Three decades after it was first released, the Master Control collection comes full circle with a period-inspired aesthetic, silicon movement components and an all-new calendar/chronograph hybrid.
Even though Watches & Wonders has come and gone faster than you can say “rattrapante“, there’s still plenty worth discussing at a more leisurely pace. Last week, we highlighted several higher-end pieces that collectors are expecting to hit retailers in May (i.e. Vacheron); so it only makes sense to balance that with some refreshingly accessible fare from brands like Jaeger-LeCoultre. The Le Sentier watchmaker unveiled a bold new aesthetic across its entire Master Control range, including (for the first time) a reference which combines chronograph and calendar complications.
The first Master Control models were unveiled in 1992. Since then, they’ve become a mainstay of the wider JLC family — encompassing a range of styles from automatic three-handers to pre-programmed travel watches.
Broadly speaking, the Master Control has always appealed to well-dressed below-the-radar types — ideal for the sort of guy who spends a good part of his day in an office or shuttling between a handful of professional environments. Undoubtedly, JLC have made some minor technical changes in 2020 — largely confined to the interior — but chances are, assuming you were already a fan, these will only serve to deepen your enjoyment of the collection.
Master Control Date
It’s helpful to begin our exploration of the revamped Master Control collection by looking at its simplest expression: the time-and-dater. This release measures 40mm x 8.78mm, representing a sizeable increase in size over its spiritual ancestor (3mm).
Up close, the watch isn’t the massive world-annihilating reboot JLC reps have been touting the last few weeks. Point being: if you’ve handled any pieces from the Master Control range since 2015, the aesthetic will feel familiar and more lived-in than in previous iterations. The silvered dial is decorated with a muted sunburst finish, while timekeeping indications are constructed from an array of shapes and motifs: cardinal positions feature Arabic numerals (excepting the date window at 3 o’clock); hour markers take the form of dart indices (there’s even some faceting worked in); and JLC have even applied the manufacture logo, a subtle little upgrade over the previously printed version.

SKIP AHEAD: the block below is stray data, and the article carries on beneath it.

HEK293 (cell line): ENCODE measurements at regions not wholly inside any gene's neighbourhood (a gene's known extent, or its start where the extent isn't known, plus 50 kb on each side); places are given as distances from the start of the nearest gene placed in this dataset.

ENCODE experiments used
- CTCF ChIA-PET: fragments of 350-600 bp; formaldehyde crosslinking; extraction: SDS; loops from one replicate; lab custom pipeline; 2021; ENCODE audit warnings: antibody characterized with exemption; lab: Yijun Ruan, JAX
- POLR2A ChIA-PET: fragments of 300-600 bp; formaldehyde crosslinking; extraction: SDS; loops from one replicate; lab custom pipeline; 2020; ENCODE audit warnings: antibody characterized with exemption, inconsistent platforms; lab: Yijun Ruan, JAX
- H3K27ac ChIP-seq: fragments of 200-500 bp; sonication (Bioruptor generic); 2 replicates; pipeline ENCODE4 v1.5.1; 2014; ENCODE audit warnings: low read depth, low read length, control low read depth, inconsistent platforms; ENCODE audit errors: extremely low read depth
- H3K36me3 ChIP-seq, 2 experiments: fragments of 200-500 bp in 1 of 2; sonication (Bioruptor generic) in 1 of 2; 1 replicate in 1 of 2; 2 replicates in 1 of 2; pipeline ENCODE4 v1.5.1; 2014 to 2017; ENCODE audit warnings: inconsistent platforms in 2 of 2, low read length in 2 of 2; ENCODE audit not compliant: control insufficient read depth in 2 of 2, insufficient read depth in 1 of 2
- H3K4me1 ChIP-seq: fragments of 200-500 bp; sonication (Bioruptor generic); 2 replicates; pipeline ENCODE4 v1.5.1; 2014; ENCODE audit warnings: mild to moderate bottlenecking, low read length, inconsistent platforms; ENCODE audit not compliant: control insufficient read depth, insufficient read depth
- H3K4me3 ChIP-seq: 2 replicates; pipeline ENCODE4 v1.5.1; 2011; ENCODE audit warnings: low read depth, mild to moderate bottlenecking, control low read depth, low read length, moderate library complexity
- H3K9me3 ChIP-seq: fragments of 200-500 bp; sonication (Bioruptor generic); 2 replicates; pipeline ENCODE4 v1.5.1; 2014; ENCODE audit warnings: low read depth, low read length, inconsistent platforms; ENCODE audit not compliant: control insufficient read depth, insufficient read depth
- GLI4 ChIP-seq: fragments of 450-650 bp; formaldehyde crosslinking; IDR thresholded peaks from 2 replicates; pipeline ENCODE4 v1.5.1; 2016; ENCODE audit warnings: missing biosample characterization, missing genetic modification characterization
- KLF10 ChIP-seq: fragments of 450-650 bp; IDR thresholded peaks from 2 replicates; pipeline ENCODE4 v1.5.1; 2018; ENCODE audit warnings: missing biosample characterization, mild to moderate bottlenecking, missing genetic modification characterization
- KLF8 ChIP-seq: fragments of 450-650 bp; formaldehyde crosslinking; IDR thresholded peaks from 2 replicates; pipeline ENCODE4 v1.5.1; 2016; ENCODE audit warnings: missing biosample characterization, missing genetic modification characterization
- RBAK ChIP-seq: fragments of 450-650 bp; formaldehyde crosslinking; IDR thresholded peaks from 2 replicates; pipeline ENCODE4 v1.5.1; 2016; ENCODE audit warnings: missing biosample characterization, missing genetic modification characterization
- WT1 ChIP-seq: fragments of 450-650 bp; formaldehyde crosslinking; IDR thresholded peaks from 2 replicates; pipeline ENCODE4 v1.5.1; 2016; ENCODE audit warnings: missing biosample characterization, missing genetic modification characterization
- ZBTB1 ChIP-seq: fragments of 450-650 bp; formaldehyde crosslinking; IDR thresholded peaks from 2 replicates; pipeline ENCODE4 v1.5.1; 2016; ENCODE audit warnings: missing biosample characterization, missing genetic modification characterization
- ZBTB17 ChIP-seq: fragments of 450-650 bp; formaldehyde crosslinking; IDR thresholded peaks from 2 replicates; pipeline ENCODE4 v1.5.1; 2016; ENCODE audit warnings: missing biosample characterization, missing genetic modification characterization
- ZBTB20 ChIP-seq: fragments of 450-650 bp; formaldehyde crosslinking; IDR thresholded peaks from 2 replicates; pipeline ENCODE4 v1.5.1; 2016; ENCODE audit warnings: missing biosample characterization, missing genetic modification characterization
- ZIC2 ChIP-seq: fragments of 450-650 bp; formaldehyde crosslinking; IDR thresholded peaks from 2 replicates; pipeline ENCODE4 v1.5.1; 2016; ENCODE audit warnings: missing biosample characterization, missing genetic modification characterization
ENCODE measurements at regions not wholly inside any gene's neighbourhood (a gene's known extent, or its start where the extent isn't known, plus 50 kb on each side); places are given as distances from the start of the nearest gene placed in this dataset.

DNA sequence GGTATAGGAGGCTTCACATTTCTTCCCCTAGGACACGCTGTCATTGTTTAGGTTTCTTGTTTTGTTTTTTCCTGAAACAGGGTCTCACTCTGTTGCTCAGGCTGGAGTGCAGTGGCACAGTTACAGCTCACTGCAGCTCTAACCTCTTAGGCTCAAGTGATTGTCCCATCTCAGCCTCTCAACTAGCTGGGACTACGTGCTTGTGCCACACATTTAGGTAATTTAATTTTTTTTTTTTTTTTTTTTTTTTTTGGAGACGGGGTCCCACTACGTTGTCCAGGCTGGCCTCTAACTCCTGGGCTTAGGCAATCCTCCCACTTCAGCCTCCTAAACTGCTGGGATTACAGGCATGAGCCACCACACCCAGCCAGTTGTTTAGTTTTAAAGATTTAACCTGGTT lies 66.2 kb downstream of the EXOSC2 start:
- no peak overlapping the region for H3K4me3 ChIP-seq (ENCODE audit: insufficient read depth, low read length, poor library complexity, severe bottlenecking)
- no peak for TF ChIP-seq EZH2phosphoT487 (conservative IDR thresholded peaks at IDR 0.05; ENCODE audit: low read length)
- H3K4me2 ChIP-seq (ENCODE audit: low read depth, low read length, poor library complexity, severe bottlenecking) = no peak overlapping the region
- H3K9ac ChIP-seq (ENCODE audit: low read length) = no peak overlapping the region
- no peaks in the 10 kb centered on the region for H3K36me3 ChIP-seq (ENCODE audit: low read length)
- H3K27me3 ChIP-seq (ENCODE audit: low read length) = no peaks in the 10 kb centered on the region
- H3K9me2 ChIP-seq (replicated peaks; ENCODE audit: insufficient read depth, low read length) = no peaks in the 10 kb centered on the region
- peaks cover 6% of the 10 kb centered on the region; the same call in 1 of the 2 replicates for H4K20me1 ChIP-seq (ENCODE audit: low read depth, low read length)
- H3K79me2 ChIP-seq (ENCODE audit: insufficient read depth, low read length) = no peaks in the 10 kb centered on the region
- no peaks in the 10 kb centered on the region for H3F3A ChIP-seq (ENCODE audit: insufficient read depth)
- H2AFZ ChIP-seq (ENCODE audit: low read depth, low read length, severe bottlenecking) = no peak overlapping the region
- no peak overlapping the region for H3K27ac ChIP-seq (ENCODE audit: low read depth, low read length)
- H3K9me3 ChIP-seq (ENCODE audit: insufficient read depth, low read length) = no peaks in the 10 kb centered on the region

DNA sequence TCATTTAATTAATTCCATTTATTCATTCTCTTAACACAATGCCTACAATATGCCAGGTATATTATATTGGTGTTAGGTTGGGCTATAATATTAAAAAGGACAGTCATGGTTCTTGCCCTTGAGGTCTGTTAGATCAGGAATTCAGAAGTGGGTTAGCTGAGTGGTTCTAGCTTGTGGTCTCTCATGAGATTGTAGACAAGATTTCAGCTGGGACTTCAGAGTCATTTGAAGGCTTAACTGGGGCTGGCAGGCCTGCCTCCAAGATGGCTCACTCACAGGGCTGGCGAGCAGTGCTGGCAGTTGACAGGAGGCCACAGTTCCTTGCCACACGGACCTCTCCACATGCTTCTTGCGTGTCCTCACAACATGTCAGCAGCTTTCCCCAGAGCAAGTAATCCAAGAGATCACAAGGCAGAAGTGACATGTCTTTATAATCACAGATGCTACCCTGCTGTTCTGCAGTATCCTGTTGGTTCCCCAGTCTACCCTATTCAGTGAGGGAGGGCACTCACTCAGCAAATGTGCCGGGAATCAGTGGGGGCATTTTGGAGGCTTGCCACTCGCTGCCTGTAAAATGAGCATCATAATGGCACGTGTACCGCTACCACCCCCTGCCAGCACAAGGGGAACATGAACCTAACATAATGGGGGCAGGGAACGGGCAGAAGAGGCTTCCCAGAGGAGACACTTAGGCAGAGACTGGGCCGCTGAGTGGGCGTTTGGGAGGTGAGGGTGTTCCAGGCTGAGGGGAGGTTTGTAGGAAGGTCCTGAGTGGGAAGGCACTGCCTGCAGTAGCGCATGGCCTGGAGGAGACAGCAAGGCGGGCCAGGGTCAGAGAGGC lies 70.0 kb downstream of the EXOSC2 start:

The Master Control Date’s visible simplicity is also a great excuse to explore the mechanical side of things. As part of the collection’s wider revamp, each Master Control movement has been fitted with a silicon escapement. Enhancements have also been made to the strength and tensility of the mainspring, enabling a significant improvement to operational efficiency. At full wind, the new Calibre 899AC (pictured right) has a power reserve of about 70 hours — an amount that’s now standard throughout the collection.
The Jaeger-LeCoultre Master Control Date is currently available, priced at HK$50,000.
Master Control Chronograph Calendar
Outfitted with triple calendar displays and a 30-minute totaliser, the Master Control Chronograph Calendar is a compelling choice of frontman for the collection’s relaunch. Whereas the time-and-dater, ‘Geographic’ and calendar models are (in their most essential characteristics) reworks of an earlier design, the Chronograph Calendar is an outlier within the Master Control lineage.